Multi-vendor Interoperability

All that said, TSN does not solve the problem of multivendor interoperability of controller to controller communications, which users have been complaining about for years.  This is starting to be accomplished by progressive vendors, using OPC UA communications for controller to controller, leveraging the joint OPC Foundation/PLCopen standards. 

 

Bill's Final Thoughts

The concept of a single network, integrating real time industrial control, IT, OT, video, and other data communications sounds appealing but as emphasized throughout this article, it would be a very complex network scheme.  Complexity tends to negatively impact quality, reliability, and availability, and this could prove to be a deadly barrier to the implementation of Time Sensitive Networking as the universal data/information highway.

Industrial automation protocol groups including EtherCAT, ODVA (EtherNET/IP), and PROFIBUS & PROFINET International (PI) all have activities to demonstrate they can communicate using TSN technology, which is good.  The danger lies in if they create special dependencies within TSN for their respective protocols. This would drive directly against the spirit and vision of TSN.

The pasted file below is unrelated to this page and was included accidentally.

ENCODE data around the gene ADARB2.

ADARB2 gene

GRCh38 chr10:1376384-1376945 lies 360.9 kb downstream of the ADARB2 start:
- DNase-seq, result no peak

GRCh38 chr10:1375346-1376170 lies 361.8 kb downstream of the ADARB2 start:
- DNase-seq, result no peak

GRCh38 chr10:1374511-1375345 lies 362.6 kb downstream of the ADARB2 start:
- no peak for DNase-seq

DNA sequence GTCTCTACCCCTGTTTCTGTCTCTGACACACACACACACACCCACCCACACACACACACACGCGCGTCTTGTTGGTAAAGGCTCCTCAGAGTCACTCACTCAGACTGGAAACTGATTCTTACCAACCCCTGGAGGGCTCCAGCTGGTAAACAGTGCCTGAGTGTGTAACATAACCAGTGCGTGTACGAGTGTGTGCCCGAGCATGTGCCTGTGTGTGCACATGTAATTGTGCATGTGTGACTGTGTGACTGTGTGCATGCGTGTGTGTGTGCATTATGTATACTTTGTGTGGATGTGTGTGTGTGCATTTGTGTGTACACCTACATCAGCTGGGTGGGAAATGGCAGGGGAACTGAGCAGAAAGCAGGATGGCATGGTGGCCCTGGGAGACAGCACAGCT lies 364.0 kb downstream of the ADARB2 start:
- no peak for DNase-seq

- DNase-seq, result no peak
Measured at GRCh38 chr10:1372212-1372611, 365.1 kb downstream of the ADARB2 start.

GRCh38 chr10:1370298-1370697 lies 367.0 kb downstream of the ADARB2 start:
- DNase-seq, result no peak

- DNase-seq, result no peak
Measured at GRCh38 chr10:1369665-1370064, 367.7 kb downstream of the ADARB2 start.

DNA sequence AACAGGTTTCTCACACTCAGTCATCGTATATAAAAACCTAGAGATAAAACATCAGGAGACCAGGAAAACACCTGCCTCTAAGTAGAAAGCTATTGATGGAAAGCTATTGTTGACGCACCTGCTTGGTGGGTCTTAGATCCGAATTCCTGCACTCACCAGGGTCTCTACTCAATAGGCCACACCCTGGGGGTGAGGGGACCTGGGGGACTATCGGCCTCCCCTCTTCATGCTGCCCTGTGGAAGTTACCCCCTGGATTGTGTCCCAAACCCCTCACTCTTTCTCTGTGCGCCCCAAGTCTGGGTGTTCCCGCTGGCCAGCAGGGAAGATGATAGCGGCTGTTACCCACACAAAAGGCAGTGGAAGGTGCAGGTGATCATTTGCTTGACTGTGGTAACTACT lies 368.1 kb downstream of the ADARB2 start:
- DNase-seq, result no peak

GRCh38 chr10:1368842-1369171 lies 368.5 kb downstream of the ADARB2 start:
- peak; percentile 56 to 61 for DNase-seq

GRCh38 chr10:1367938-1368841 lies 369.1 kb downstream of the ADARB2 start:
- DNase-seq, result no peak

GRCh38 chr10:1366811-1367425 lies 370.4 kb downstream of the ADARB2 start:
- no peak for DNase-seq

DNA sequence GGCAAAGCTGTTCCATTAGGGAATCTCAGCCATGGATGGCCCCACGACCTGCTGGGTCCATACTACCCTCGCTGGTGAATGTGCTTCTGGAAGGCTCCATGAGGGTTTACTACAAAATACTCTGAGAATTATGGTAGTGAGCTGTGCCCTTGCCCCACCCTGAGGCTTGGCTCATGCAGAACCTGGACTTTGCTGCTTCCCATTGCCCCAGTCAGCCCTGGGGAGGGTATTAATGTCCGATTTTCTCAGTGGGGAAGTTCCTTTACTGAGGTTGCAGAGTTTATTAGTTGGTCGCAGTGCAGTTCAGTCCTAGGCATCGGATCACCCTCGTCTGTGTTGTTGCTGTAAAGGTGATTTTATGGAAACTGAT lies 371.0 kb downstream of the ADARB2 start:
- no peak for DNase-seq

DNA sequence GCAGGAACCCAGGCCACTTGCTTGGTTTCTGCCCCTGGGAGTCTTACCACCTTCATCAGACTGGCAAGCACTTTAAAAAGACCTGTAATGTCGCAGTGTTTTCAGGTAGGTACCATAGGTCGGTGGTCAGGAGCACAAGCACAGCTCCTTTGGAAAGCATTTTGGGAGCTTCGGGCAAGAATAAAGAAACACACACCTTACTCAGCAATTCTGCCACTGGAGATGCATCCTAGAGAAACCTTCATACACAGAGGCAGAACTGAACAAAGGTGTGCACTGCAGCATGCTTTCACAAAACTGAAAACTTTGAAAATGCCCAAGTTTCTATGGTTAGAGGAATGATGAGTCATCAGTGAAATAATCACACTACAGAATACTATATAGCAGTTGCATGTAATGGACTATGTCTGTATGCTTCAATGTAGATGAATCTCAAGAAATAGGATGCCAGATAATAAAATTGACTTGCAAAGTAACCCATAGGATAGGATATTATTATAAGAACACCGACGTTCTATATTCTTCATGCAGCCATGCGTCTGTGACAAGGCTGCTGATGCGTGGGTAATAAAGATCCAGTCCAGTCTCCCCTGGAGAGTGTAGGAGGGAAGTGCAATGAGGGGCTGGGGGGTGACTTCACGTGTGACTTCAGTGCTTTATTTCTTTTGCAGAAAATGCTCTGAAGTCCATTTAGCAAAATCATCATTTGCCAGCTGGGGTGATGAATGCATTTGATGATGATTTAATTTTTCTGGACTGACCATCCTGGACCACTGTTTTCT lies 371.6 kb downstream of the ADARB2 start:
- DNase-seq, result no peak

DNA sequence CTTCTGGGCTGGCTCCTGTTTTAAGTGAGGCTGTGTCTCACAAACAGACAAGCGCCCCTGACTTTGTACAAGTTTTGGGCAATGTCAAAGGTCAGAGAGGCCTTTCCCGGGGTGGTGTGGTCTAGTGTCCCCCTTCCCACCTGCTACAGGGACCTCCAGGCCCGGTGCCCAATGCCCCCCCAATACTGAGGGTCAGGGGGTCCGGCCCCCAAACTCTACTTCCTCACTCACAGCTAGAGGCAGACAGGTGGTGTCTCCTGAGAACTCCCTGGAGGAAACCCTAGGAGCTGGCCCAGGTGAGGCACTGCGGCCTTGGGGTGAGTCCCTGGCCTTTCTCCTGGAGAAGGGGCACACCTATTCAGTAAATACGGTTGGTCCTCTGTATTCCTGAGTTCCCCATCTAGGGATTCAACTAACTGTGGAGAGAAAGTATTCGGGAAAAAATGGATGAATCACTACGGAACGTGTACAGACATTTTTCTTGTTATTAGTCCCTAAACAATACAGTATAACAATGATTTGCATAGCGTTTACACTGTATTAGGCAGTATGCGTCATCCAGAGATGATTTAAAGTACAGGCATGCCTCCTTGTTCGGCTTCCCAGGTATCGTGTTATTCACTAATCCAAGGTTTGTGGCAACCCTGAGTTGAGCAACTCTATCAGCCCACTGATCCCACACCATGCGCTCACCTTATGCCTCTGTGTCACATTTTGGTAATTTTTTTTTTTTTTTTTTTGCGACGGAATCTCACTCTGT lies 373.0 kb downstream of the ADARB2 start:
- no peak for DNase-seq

One joint project of IEC SC65C/MT9 and IEEE 802 - to define TSN profiles for industrial automation - shows promise for convergence.  This joint work will provide a standard that is both an IEC and an IEEE standard, i.e., a dual logo standard.   This standard will define time-sensitive networking profiles for industrial automation.